April 9, 2013
STATE OF MONTANA, PLAINTIFF AND APPELLEE,
SERGEY BUSLAYEV, DEFENDANT AND APPELLANT.
APPEAL FROM: District Court of the Fourth Judicial District, In and For the County of Mineral, Cause No. DC-2010-11 Honorable Robert L. Deschamps, III, Presiding Judge
The opinion of the court was delivered by: Justice Laurie McKinnon
Submitted on Briefs: March 13, 2013
Decided: April 9, 2013
Justice Laurie McKinnon delivered the Opinion of the Court.
¶1 Sergey Buslayev appeals from a jury verdict in the Fourth Judicial District Court, Mineral County, finding him guilty of negligent homicide and criminal endangerment. Buslayev maintains that the District Court improperly admitted into evidence five photos of the victim's body. We affirm.
PROCEDURAL AND FACTUAL BACKGROUND
¶2 On December 17, 2008, Jerry Parrick, a volunteer with the West End Volunteer Fire Department, responded to a call regarding an overturned vehicle at McGee Point on westbound I-90, at mile marker 17 between Haugen and DeBorgia in Mineral County, Montana. Parrick responded in his firefighter uniform and in his personal pickup. Parrick's pickup was equipped with emergency lighting. As rescue workers began their efforts to extricate a family from an overturned vehicle, Parrick moved his vehicle to a position that would establish a safety zone to alert oncoming traffic of the hazard and to provide an area for rescue personnel to work. At the time of the emergency, snow was falling, the Interstate was snow packed and slippery, and the temperature was five degrees.
¶3 Parrick was inside his pickup, facing west, and parked on the shoulder of I-90 to warn oncoming traffic of the accident. Buslayev, who was operating a commercial tractor trailer, approached Parrick's vehicle and began merging into the left lane. Buslayev downshifted and used the brake which caused the tractor trailer to jackknife and hit Parrick's pickup. The force of the collision pushed the cargo area of the pickup into the cab killing Parrick.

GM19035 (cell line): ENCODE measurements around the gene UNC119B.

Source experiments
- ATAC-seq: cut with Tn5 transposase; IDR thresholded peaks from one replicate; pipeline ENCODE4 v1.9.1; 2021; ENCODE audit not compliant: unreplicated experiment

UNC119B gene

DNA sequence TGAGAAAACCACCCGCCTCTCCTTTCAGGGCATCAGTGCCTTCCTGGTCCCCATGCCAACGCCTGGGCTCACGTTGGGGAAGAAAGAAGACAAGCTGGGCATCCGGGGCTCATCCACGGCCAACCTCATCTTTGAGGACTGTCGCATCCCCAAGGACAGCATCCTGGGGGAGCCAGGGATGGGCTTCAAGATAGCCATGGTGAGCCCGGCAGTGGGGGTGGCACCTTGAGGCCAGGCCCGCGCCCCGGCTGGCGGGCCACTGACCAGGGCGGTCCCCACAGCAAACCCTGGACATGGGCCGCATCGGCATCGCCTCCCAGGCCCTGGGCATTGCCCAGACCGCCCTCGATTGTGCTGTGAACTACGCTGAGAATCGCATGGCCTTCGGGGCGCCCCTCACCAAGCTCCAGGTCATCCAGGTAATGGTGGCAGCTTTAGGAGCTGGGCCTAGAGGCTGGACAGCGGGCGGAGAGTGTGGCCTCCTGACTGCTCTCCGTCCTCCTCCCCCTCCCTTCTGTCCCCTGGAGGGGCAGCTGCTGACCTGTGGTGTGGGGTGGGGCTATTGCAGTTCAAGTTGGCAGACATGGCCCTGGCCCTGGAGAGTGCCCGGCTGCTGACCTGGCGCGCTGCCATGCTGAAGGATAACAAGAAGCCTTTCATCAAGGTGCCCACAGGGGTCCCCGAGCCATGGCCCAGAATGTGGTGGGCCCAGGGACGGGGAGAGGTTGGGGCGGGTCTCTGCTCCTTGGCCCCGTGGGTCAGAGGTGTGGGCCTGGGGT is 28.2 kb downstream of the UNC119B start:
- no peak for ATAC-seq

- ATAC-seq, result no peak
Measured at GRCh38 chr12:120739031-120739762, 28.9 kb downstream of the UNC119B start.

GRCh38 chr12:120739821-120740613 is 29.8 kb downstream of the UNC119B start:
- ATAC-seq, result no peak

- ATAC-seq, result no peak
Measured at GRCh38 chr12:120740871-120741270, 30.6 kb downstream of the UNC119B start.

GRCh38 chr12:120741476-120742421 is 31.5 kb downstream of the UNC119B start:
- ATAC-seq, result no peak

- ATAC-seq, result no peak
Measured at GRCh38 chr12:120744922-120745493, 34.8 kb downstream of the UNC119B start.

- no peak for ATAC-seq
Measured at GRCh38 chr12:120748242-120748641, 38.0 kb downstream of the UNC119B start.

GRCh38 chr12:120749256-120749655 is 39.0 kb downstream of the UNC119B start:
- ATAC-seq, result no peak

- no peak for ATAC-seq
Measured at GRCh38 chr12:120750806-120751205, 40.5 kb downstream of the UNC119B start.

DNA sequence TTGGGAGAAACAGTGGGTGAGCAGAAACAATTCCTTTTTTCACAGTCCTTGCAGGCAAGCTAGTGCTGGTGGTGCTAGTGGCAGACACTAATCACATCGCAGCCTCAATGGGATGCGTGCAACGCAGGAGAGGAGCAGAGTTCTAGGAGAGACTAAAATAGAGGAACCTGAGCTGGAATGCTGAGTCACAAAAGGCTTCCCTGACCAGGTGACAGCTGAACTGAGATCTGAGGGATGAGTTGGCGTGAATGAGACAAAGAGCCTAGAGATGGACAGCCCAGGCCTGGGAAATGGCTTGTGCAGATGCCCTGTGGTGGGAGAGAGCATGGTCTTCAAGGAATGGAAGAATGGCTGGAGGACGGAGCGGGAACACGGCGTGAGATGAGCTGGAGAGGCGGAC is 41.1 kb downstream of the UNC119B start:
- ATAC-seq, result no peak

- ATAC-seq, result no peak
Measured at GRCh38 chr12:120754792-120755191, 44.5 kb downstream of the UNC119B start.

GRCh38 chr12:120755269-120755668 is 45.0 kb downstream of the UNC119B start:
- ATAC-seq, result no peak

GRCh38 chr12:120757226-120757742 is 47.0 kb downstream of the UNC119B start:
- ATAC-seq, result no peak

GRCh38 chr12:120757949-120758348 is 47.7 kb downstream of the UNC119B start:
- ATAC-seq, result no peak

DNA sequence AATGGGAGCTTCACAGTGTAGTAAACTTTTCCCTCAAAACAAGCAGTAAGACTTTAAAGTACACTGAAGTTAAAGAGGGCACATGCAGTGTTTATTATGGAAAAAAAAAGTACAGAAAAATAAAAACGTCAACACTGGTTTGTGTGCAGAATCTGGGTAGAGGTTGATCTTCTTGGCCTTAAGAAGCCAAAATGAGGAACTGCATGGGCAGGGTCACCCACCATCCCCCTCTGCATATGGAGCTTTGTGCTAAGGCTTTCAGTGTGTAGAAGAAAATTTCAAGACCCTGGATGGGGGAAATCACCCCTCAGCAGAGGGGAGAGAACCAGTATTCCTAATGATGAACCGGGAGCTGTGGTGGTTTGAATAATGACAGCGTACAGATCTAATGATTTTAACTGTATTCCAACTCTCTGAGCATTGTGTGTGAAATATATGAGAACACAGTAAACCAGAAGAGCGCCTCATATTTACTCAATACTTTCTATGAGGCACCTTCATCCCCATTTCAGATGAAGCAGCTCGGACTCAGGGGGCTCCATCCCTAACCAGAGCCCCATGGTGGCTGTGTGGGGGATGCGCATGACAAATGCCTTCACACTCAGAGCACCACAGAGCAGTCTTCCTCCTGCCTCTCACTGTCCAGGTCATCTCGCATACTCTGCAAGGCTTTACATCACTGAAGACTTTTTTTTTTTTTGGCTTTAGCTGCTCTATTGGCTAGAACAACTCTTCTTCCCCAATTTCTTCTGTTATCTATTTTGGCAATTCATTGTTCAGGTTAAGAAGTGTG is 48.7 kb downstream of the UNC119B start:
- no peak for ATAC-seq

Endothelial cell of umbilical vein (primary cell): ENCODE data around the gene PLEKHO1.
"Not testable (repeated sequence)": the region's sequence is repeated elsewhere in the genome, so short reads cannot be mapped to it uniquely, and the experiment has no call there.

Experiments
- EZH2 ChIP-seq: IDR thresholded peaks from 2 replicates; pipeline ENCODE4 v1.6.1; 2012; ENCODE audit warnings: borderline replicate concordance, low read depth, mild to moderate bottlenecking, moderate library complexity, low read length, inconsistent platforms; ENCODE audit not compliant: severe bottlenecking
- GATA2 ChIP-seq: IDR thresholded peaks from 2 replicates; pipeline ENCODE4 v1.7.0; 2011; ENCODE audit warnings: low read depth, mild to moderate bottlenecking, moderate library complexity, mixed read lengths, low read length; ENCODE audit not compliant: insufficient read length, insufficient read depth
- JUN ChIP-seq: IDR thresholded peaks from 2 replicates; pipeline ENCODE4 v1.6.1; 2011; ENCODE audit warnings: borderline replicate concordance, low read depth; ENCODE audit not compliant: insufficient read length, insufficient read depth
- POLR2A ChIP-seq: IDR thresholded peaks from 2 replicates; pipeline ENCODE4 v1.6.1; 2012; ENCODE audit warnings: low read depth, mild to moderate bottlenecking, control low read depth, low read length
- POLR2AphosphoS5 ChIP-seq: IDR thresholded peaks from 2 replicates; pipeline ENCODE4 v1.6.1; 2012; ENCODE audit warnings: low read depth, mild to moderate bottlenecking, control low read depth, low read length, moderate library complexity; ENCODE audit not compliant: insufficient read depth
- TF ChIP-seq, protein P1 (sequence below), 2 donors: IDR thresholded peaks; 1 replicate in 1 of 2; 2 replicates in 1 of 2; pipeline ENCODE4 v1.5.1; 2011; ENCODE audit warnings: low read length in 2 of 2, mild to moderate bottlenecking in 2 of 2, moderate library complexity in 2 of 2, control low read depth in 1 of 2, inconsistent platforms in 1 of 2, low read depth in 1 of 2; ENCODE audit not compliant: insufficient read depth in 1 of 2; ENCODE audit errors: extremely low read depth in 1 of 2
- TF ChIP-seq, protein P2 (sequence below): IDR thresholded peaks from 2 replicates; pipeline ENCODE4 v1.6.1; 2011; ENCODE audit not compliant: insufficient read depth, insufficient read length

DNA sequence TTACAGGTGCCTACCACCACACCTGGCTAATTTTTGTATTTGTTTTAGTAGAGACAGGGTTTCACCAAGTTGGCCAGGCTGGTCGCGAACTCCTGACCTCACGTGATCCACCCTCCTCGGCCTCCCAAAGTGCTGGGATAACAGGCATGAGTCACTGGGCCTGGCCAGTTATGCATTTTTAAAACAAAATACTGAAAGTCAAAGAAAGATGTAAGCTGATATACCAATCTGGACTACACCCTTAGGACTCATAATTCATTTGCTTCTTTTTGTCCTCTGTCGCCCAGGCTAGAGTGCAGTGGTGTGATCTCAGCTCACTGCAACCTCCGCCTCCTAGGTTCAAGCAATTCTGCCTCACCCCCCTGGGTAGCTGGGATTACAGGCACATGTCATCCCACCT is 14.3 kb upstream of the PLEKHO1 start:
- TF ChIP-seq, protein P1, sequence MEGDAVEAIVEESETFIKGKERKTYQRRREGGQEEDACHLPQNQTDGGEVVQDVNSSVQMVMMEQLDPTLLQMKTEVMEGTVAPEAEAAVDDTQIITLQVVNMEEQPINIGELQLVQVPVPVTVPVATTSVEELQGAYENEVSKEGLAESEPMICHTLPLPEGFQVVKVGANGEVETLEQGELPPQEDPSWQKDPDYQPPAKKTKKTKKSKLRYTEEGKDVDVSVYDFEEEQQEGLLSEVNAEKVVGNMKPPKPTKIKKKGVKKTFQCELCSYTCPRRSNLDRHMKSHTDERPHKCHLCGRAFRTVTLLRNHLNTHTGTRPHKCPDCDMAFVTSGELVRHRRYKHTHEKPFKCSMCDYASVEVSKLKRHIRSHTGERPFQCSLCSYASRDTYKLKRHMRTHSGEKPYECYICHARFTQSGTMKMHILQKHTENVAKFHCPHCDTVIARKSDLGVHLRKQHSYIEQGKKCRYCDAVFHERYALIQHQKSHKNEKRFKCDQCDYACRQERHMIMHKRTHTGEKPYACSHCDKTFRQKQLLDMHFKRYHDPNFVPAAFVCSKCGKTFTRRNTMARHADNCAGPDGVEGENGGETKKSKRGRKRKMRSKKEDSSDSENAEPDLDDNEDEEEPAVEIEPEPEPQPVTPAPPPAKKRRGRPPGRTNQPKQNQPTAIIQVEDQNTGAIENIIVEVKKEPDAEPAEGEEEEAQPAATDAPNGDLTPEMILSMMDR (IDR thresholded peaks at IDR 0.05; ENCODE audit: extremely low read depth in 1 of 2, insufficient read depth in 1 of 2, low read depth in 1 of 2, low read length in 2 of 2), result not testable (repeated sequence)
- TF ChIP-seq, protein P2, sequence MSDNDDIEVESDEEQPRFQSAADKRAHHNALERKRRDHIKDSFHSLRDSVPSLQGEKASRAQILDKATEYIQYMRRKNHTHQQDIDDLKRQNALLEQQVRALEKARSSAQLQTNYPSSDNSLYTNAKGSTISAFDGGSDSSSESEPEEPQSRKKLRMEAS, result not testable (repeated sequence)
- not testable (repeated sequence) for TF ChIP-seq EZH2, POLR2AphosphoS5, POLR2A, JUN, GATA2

¶4 An Information was filed on June 9, 2010, charging Buslayev with negligent homicide and criminal endangerment. Prior to trial, the parties entered into the following stipulation:
The parties hereby stipulate that Jerry Parrick died as a result of injuries sustained when his vehicle was struck by a tractor-trailer driven by the Defendant on December 17, 2008. You should consider this fact to be proven; no other proof is required.
¶5 Buslayev filed a Motion in Limine requesting that five photos of the victim's body, State's Exhibits 1-5, 1-6, 1-7, 1-8, and 1-10, be excluded from evidence at trial. The photos depicted the victim's body in his firefighter gear and how the victim was positioned within the cab of his pickup following impact. The victim's face was covered with a cloth. Although Buslayev admits the photographs were not particularly gruesome or gory, he argues that the photos were highly prejudicial in that they depicted death and showed the victim in his firefighter gear. Buslayev maintains that the photos had no probative value because they could not establish the speed of Buslayev's truck and, in light of the parties' stipulation, were not probative of any issue the jury must decide.
¶6 The State argues that the photos were relevant to demonstrate that the victim's position within the cab was due to Buslayev's excessive speed. The State also maintains that the position of the victim's body tended to show severe impact and excessive speed which rendered Buslayev's statements to law enforcement that he was traveling at a slower speed incredible and not worthy of belief.
¶7 Both the State and Buslayev produced expert witnesses in crash reconstruction. A primary consideration for the jury was whether Buslayev was traveling at an excessive rate of speed given the conditions of the roadway. The District Court noted that the photos helped explain how the accident happened and that they were not "unduly sensational." The court granted Buslayev's request as to one photo which depicted the victim's face, but allowed the State to use the remaining photos which depicted the victim with a cloth over his head.
¶8 The sole issue on appeal is whether the District Court erred when it admitted the photos of the victim into evidence.
STANDARD OF REVIEW